Self Study Ground School: Is it worth it?
For those wanting to obtain a Private Pilot’s License or PPL, there is much more to do than just learn to handle a light aircraft. There is also a requirement to pass a detailed written test on a number of subjects related to flying. The study required for this theoretical knowledge is generally known as ‘ground school’.
Ground school is usually can be done on a structured course with an instructor. But it is also possible to do the studying alone, using books and online course material.
So which of these is better? Is self study worth all the difficulties which are frequently involved for the student? Or would prospective pilots be better off paying out more money for a formal course?
The answer is quite complicated, so let us take a look at all the issues involved.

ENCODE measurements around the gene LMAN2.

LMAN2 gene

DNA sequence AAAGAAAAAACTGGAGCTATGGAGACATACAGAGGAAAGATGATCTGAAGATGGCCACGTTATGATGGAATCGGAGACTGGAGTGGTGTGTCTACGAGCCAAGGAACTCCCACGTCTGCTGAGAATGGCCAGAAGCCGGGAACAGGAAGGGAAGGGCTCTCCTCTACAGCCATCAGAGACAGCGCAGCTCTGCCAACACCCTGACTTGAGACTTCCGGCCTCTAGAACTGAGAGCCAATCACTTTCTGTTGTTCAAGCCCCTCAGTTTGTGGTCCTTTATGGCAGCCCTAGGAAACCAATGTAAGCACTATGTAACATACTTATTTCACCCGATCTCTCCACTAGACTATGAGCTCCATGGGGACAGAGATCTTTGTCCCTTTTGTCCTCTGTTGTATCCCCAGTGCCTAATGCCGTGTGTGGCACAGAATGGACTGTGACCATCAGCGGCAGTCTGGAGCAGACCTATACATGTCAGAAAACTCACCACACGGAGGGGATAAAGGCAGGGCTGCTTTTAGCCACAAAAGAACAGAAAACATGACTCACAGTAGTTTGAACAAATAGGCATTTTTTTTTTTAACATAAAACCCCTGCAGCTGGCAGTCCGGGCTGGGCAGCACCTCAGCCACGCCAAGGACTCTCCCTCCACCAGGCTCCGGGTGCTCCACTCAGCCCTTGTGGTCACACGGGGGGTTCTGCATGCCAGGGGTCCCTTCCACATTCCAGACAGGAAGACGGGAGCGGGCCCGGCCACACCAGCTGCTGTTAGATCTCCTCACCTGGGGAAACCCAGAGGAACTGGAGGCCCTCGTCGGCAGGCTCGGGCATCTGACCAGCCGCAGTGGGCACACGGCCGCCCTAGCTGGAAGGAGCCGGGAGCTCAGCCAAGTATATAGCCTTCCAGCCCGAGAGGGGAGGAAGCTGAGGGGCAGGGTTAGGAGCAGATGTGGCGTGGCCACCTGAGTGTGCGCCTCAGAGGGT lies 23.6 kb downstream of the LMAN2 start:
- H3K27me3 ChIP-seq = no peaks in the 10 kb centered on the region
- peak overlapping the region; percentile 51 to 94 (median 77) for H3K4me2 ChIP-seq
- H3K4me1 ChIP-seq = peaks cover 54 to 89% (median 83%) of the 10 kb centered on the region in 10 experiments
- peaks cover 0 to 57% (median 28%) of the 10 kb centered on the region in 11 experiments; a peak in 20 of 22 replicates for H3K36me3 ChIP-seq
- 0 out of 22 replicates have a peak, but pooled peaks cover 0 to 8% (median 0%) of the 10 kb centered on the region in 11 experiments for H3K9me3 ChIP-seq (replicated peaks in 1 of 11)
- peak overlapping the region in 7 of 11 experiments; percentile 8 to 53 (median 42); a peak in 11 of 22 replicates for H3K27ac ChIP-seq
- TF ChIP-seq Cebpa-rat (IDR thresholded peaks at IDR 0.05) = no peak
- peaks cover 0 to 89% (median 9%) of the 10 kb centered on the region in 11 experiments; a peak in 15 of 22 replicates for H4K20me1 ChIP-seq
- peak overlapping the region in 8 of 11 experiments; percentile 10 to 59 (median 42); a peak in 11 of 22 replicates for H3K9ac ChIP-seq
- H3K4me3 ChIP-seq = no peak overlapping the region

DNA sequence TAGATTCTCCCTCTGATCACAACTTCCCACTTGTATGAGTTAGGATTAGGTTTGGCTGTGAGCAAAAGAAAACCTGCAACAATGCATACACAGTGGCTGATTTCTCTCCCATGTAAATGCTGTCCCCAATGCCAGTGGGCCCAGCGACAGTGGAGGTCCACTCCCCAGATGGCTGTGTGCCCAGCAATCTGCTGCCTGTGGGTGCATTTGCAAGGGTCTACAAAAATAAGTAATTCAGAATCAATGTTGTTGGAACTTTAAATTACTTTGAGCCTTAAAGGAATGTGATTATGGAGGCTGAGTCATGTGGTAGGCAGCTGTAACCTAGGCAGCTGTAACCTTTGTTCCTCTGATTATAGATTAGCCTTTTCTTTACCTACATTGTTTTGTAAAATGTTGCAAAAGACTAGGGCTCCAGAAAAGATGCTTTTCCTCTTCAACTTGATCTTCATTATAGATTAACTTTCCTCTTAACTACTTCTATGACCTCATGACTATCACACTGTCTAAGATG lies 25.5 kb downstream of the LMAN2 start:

Is it Actually Possible to Only Use Self Study in the USA?
It is possible theoretically to use self study in the USA. The FAA does allow it, and there have been some cases of people doing it successfully.
However, it must be emphasized that an instructor will still need to sign you off before you take the final test. This is because the FAA requires an instructor endorsement before you can actually take the written exam. So even if you do all the work by yourself, an instructor will still need to make sure you are up to the required standard, and it could take several hours for them to verify that you know everything.
This means that you won’t save much money, if anything, by studying everything by yourself. So why would you want to do it?
Perhaps You Are Still Considering Studying Alone
Some people enjoy self study. They like the idea of being able to study in their own time, rather than having the requirements of a formal course and a ground school instructor. But if you think you are this sort of person, let us take a look at the issues involved here…
Are you accustomed to studying alone? If you have been to college and studied for a degree, then you are probably quite used to doing this. Even so, studying for aviation tests is somewhat different. And if you only went to high school, and perhaps didn’t even finish that, then you may never have acquired the skills needed for taking in a large amount of material and retaining it all by yourself.